In the academic community, predatory publishers are exploiting academic integrity and the open access publishing model. Academicians receive numerous spam e-mail messages inviting article submissions each day which deceive authors by promising fast review and publication. The content of these emails present arguments in a way to appear as legitimate and valid to grab the attention of authors. Therefore, the aim of this paper is to advance insights into the arguments deployed by fake journals in their attempt to convey specific indexicalities of identity and truthfulness. As a result of thematic analysis of 50 email messages from such journals, this research drew on two main themes-explicit and implicit arguments and their most frequent subcategories which were formal lexicon/grammar and fast peer- reviewed process. These arguments were, further, mapped on to Toulmin’s Model of Argumentation to find out more about the strength of the information used to support their claim. Utilizing Toulmin’s model, the findings highlighted the fact that there were instances of discursive deviations or “hidden rebuttals” that revealed the predatory journals’ ingenuity.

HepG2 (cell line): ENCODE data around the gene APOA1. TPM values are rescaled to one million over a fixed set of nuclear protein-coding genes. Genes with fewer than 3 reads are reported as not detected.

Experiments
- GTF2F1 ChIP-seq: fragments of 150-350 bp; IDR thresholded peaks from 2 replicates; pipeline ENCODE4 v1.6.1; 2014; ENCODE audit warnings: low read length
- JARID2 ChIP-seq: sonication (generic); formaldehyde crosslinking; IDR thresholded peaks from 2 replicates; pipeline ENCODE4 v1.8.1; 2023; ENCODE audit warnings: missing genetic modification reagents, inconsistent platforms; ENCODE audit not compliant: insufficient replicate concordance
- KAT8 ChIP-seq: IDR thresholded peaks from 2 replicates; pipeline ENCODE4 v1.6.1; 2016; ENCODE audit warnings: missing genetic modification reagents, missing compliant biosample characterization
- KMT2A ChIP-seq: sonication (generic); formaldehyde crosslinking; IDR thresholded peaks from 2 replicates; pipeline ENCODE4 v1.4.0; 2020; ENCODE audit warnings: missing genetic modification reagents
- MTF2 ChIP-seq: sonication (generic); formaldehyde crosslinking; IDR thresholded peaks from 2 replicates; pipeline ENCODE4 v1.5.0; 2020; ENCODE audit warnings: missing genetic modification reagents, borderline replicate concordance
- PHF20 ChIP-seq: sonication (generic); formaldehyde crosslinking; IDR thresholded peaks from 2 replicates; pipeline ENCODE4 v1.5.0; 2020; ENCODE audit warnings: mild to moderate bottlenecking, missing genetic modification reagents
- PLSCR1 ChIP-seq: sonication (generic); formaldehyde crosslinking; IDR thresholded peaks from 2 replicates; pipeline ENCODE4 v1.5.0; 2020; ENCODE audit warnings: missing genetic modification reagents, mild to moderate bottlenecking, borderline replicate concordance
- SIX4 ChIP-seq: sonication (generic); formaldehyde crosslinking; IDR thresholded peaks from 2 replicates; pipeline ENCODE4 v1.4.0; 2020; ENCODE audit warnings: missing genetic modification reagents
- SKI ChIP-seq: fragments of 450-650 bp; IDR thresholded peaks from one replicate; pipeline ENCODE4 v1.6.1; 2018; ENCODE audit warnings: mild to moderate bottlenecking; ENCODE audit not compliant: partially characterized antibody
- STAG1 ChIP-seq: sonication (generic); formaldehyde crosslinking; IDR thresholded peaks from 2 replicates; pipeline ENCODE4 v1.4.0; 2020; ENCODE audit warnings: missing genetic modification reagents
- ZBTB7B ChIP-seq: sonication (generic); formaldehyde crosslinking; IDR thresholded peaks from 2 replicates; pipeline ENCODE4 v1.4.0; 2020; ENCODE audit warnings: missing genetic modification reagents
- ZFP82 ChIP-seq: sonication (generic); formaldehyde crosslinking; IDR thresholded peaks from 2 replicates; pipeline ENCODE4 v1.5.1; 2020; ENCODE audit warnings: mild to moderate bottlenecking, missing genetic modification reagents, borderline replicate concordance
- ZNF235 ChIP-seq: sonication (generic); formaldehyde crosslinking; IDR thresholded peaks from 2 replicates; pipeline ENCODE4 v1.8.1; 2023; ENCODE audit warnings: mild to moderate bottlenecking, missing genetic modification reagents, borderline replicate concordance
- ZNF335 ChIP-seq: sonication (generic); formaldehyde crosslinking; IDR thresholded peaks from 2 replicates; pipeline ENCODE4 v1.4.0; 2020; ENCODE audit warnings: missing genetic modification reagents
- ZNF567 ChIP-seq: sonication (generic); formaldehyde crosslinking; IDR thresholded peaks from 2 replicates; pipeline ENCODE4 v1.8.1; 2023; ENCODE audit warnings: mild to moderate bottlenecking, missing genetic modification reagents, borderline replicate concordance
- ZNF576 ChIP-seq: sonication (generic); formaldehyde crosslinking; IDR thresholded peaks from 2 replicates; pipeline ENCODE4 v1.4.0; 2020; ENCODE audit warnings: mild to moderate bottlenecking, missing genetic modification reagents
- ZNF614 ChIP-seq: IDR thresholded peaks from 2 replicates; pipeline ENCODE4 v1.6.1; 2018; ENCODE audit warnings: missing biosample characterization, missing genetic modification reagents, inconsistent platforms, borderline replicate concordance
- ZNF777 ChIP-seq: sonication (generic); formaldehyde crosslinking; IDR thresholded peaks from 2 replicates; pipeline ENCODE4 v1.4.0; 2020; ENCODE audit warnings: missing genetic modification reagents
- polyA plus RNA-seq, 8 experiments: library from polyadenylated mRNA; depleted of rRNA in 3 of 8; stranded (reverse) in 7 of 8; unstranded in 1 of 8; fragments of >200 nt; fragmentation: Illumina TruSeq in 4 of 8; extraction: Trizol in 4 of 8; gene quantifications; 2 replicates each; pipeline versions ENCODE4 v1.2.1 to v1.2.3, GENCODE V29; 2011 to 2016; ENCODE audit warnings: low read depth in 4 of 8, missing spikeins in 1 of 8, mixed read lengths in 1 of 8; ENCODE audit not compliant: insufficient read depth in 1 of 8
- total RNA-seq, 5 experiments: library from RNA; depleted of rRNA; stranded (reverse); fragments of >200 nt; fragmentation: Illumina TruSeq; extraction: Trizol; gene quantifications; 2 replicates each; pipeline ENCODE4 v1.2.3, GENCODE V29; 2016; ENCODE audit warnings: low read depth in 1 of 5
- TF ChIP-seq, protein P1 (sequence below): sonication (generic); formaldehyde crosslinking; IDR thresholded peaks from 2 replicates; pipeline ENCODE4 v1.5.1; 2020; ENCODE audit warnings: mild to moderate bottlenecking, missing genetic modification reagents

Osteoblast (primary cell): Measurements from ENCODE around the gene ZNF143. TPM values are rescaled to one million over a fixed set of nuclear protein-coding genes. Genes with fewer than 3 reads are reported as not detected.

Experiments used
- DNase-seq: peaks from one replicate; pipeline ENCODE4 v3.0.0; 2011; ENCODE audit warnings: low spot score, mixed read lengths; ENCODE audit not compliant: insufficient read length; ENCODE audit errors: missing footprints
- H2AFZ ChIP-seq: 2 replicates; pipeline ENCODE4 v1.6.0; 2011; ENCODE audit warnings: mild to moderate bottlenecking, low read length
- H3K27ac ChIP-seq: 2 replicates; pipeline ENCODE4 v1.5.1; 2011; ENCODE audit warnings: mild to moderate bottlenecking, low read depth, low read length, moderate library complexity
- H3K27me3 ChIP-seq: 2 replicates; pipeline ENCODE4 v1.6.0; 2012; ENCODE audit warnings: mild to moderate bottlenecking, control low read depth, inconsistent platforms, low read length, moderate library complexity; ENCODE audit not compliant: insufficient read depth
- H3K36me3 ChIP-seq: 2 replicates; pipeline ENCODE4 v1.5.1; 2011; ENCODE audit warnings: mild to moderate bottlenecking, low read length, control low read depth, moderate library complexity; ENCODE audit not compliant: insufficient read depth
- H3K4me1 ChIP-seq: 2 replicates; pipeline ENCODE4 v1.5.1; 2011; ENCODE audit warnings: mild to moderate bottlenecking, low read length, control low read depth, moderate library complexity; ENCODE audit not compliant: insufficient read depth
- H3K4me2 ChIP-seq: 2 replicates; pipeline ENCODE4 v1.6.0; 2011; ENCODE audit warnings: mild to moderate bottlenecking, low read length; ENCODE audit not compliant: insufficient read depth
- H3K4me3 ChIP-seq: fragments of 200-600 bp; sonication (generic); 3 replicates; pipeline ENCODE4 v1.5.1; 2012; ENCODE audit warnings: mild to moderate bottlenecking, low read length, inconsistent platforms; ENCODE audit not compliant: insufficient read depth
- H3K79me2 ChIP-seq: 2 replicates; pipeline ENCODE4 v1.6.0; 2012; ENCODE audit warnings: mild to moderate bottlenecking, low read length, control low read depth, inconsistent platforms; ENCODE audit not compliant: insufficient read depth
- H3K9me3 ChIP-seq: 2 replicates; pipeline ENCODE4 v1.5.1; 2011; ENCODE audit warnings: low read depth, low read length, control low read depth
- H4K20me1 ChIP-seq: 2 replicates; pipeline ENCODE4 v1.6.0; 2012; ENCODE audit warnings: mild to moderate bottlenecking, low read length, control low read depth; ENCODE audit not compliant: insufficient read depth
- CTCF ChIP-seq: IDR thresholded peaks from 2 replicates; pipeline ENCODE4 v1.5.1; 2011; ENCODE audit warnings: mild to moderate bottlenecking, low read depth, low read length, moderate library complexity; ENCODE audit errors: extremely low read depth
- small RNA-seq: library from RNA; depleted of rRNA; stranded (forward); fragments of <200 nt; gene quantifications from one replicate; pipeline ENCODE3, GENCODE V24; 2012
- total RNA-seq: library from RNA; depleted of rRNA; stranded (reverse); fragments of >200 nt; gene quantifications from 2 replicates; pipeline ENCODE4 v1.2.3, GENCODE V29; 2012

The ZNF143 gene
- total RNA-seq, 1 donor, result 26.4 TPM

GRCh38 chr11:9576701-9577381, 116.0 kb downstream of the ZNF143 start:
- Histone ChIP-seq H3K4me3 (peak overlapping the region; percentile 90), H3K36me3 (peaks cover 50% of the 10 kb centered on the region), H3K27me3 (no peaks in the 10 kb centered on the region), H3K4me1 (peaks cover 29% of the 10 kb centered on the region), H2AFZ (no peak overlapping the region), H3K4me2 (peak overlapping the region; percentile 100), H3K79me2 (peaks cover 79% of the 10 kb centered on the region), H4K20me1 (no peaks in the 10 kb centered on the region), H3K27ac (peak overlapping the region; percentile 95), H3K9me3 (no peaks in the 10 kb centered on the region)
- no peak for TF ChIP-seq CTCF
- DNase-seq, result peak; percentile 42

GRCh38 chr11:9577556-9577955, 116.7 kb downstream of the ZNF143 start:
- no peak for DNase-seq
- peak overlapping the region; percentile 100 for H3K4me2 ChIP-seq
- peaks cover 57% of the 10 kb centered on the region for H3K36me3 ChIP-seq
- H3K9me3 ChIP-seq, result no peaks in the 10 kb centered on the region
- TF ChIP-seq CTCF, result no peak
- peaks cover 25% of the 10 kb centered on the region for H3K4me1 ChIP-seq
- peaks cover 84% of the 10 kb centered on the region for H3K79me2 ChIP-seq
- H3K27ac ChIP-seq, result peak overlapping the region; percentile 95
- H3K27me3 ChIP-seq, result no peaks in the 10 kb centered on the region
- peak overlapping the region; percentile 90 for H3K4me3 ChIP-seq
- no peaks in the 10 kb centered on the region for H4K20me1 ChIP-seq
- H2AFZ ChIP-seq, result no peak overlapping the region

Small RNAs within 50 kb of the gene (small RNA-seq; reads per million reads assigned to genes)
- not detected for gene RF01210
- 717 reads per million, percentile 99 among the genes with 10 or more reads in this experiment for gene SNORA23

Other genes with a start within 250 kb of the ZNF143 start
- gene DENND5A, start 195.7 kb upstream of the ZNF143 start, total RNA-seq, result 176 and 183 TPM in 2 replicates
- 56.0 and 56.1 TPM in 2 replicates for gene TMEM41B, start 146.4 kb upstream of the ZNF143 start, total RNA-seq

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Ebadi, S., Ashtarian, S. & Zamani, G. Exploring Arguments Presented in Predatory Journals Using Toulmin’s Model of Argumentation. J Acad Ethics 18, 435–449 (2020). https://doi.org/10.1007/s10805-019-09346-0
- Predatory journals
- Toulmin’s model of argumentation